Sow: big chill

The frost cloths are out. I just straightened them on the agaves since it looks like the wind has been busy in our yard. The frost cloths are also on the raised beds and stock tanks, protecting the kale, chard, mustards, collards, bok choi, lettuce, spinach, and peppers.

I never got the garlic in the ground over the weekend. It may very well be too late for a 2015 harvest.

Even though tried to be strategic with my planting and where I planted each thing, I am a bit worried about the longevity of the fall plants on the urban farm. We very well may have picked the last peppers. We may not be eating bok choi next week at this time as planned. We may not get much more from the rest of the garden if the below 32°F/0°C temps keep it up for more than a few more days. I guess I’ll be spending more time and money at Trader Joe’s since it’s the cheapest place to get decent looking and tasting organic produce in this town.

Fashions have changed overnight. Sweaters and scarfs are out in full force. Turtlenecks. Tights. Blazers. Most telling is the outerwear. The people are wearing all sorts of coats that we don’t see much around these parts: puffy jackets, wool long coats, fleece. I had on my snowboarding jacket, a toque and gloves for this morning’s 5:30 am dog walk. I’ve replaced my usual yoga pants with sweats. We’ve put blankets on the bed. I’ve given the Gs their little fleece blankets on their dog beds which everyone absolutely loves. I’ve broken out the flannel pjs.

The heat is on. Unlike the air conditioner, it usually doesn’t get used all that much. Tonight it keeps clicking on.

Even Gidget is cold. She’s outgrew her old pink puffy coat—we donated it to an animal rescue group last spring. We will need to find her a new one in the next few days. Believe it or not her fur is so short that she gets very cold, even though that doesn’t ruin her love of the outdoors.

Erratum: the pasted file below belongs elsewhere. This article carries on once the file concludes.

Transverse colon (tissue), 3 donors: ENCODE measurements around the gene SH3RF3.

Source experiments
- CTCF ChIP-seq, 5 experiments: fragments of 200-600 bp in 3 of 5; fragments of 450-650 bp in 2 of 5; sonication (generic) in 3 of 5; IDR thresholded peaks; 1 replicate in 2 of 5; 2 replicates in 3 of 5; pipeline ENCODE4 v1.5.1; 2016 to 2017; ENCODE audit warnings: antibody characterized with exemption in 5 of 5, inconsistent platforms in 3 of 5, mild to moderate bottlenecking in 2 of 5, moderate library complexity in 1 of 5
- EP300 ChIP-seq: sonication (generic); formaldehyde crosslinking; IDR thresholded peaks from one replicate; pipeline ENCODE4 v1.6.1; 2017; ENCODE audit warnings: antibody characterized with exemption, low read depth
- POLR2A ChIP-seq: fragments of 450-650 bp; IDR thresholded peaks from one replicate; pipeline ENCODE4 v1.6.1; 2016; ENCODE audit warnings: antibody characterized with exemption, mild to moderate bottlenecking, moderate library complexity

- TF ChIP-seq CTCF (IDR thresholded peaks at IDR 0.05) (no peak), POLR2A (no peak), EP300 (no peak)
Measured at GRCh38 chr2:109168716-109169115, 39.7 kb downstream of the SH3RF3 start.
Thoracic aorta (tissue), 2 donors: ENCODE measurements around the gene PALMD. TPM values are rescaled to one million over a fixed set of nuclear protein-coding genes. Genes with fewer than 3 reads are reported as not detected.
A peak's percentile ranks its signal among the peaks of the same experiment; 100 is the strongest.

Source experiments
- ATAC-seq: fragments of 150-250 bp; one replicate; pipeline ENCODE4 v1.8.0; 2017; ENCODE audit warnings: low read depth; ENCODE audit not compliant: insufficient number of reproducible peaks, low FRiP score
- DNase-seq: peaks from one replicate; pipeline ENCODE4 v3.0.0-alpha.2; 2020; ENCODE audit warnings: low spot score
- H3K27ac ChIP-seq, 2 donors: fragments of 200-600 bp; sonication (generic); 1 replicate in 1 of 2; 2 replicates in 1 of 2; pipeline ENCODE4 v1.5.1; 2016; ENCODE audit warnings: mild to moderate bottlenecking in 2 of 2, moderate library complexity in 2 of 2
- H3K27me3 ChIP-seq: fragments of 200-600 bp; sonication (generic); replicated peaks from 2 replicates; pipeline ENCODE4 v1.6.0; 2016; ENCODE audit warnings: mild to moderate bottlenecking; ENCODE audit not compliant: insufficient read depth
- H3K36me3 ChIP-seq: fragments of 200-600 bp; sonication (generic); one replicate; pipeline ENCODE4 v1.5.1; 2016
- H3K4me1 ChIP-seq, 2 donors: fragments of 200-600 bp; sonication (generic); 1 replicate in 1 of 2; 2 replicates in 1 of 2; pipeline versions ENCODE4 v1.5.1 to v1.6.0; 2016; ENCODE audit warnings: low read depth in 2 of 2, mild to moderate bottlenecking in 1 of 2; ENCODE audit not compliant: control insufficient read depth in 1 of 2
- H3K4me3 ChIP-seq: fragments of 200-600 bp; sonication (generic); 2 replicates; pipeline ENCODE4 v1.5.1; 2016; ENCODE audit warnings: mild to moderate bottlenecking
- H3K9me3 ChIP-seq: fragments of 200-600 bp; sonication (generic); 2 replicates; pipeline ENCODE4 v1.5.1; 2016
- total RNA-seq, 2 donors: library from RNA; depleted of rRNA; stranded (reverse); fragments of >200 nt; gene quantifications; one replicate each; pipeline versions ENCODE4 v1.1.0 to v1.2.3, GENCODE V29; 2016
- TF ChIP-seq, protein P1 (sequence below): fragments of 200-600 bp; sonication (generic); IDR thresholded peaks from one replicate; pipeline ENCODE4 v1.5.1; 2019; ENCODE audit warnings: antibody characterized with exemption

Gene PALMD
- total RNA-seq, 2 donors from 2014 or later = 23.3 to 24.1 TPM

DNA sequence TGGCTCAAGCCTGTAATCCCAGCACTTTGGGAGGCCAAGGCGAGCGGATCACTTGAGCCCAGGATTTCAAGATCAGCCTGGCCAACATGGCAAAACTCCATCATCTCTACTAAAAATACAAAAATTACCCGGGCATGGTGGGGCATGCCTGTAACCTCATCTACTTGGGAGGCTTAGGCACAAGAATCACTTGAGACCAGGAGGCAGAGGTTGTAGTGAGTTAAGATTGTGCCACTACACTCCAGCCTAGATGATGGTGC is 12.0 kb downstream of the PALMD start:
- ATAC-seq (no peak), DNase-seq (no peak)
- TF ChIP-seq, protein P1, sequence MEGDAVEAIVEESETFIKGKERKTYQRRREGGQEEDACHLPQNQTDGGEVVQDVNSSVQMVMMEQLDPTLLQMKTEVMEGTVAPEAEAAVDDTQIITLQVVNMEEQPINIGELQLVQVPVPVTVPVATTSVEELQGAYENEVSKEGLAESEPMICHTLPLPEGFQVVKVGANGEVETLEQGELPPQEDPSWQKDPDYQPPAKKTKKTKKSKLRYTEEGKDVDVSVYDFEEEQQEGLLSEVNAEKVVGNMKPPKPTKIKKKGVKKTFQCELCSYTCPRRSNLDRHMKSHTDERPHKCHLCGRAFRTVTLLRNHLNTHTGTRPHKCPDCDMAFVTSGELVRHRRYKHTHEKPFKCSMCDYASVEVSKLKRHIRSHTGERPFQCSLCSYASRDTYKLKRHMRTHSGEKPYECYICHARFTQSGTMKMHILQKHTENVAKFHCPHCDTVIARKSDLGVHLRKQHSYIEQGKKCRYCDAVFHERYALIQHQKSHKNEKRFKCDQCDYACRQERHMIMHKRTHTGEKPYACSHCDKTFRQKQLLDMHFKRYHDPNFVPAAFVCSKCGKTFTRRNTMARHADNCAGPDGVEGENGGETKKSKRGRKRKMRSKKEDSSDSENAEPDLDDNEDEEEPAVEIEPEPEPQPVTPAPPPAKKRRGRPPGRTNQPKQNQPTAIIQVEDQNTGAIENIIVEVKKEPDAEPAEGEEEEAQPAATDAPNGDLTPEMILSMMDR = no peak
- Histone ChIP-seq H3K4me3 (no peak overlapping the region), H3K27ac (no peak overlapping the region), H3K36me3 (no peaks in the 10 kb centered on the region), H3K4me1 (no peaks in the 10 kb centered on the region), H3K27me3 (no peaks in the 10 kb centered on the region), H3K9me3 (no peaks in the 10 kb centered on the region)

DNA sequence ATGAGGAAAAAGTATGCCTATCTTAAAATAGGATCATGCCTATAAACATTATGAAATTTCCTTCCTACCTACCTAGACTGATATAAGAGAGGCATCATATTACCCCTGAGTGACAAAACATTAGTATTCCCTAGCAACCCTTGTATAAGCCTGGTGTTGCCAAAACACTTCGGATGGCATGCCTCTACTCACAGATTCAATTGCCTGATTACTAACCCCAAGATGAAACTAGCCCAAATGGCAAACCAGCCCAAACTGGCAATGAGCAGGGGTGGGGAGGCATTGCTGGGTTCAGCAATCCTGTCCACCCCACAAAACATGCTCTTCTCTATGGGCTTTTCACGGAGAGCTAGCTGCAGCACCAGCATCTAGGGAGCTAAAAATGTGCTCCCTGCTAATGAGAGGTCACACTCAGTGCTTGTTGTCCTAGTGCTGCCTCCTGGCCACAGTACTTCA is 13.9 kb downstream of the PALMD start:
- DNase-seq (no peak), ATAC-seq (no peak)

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Even though it might not sound like I’m excited, I am. It’s nice to have seasons, real seasons, extremes. And it reminds me that as this year winds down, there is so much to be excited about. But that’s a story for another day.

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Sow: black death

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Poor orange bell pepper! It may need to be replaced or just a trim. Will reassess Friday. (Peas are doing fine at the back of the bed)

Dead plants make me sad. Last night, a black and crispy mixture greeted me as I covered up the peppers, tomatoes and basil by headlamp in anticipation of yet another cold night.

Since last night, I’ve been the kind of gloomy grumpy that lingers through the next day, despite my best efforts to perk myself up. And I’ve tried. I watched a badly produced video on composting and read a homesteading magazine featuring pictures of baby goats and showing me how to make the garden signs I’ve been planning in my head. To no avail. I’m still grouchy.

However, I’m hopeful that today’s beautiful weather with sun and a high of 68°F will perk the garden up. When I recheck everything tonight while watering, I’ll be greeted with growth and greenery and some of the black death and crispiness will be gone. At least the peas won’t let me down. Neither will the kale and chard. And the Red Velvet lettuce is doing just fine.